On January 5, board chair Ed Winslow announced, “the Board of Trustees of Guilford College opted to set aside the Program Prioritization program and associated faculty terminations as proposed this past Fall by the College Administration.”
Program Prioritization was a plan proposed in November 2020 by Guilford’s interim president Carol Moore to eliminate nearly half of Guilford’s majors and 30 percent of its faculty. The plan had drawn fierce opposition. Faculty overwhelmingly voted no confidence in Moore and the trustees. Current students organized teach-ins and protests in front of the college. Save Guilford College, a group launched by alumni, organized “over 800 alumni and friends [who] have pledged financial support in excess of $3.3 million if Guilford takes a more sustainable path that is true to its mission,” according to a January 11 statement by the group.
“We were hearing from so many people with such an overwhelming level of concern that the board has responded with this [January 5] letter,” Winslow told the Greensboro News & Record. “What we’re saying is the board hears the constituents.”
Winslow’s letter also outlined “working teams” that would include representatives from trustees, faculty, staff, students, and alumni. The four working teams established so far include: Enrollment Stabilization and Recruitment; Donor Challenge/Fundraising; Faculty and Staff Collaborative; and Constituent Engagement.
The letter also laid out the college’s fundraising goals: “Should we reach the high bar of raising $4 million by May 31, 2021, and another $2 million by January 31, 2022, we will have the important time and space to do the necessary work together to establish a sustainable future.”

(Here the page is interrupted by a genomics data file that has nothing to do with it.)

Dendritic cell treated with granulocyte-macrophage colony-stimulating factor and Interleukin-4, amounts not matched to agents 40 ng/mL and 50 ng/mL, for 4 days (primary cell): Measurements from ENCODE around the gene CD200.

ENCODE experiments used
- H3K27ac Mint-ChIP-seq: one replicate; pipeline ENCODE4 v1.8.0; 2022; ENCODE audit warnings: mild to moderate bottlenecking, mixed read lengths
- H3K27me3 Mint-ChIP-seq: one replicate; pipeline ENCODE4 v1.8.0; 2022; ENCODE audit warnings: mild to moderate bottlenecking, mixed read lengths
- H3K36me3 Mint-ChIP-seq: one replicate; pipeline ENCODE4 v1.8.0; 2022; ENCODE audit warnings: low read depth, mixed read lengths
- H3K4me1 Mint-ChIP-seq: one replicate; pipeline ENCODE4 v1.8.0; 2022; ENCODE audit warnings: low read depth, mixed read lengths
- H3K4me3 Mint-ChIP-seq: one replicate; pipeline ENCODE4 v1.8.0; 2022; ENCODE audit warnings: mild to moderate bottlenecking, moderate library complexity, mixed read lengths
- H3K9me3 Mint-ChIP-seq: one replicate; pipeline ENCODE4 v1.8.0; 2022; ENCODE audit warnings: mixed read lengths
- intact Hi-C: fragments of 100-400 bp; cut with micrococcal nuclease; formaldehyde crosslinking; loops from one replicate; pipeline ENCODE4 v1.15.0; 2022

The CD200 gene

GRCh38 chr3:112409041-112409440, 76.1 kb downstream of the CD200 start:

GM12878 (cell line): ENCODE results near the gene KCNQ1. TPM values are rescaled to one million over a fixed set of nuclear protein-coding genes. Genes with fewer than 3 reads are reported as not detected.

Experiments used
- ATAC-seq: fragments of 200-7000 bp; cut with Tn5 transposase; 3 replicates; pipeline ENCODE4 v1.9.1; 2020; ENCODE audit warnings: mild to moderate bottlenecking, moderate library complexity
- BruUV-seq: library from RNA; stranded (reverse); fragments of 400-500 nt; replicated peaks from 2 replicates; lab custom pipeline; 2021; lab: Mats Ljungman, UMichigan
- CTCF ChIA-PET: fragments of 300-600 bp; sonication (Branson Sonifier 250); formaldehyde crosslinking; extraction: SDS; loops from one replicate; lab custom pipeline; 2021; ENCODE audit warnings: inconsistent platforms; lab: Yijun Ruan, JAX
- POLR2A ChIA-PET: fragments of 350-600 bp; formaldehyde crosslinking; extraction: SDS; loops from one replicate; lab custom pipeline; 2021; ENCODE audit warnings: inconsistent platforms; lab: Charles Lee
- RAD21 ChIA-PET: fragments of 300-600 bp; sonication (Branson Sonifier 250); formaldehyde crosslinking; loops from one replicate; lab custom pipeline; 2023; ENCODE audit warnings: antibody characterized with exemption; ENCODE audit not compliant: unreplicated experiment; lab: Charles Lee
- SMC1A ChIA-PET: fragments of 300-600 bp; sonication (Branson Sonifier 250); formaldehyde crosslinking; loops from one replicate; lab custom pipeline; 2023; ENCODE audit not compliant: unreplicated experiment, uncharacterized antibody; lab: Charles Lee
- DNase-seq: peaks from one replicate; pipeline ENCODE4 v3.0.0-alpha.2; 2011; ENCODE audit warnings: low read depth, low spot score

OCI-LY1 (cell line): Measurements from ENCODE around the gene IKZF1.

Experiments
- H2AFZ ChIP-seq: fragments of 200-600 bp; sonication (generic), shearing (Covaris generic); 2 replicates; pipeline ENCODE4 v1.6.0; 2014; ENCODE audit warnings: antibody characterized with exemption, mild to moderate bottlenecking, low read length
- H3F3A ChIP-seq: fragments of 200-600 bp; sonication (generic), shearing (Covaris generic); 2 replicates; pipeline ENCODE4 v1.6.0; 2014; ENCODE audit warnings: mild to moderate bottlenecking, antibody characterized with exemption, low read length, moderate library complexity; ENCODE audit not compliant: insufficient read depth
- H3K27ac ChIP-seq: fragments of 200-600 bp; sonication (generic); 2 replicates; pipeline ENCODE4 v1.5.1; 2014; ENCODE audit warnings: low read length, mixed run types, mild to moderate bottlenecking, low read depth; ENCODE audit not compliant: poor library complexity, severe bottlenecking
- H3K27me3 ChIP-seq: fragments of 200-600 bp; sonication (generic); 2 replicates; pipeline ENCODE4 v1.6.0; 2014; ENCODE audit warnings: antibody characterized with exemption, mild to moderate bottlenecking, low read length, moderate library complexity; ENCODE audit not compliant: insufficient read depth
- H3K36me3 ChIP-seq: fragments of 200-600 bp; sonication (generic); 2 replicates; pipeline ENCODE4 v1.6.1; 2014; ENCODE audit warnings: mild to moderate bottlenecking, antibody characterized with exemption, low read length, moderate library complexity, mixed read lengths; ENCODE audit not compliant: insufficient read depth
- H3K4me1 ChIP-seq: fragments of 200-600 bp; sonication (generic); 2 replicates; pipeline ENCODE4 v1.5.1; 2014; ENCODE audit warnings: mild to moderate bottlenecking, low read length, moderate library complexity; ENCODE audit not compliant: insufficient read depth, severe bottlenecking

Jean Parvin Bordewich, a 1972 alum active in San Francisco (Calif.) Meeting, recently joined the fundraising working team. Bordewich believes the fundraising targets are reachable with increased support from alumni and the larger Friends community.
Bordewich commented on the evolving situation, noting challenges ahead: “The November ‘prioritization plan’ outraged and catalyzed the Guilford community because it would have destroyed the soul of the college, rooted in Quaker values, practices, and history which guide its approach to education. The plan even proposed eliminating majors like Peace and Conflict Studies, and foreshadowed a diminished role for Friends Center. Earlier cuts reduced staff for the Quaker Archives. The Board of Trustees listened and set aside the wrong-headed plan, but the school still faces a steep financial challenge.”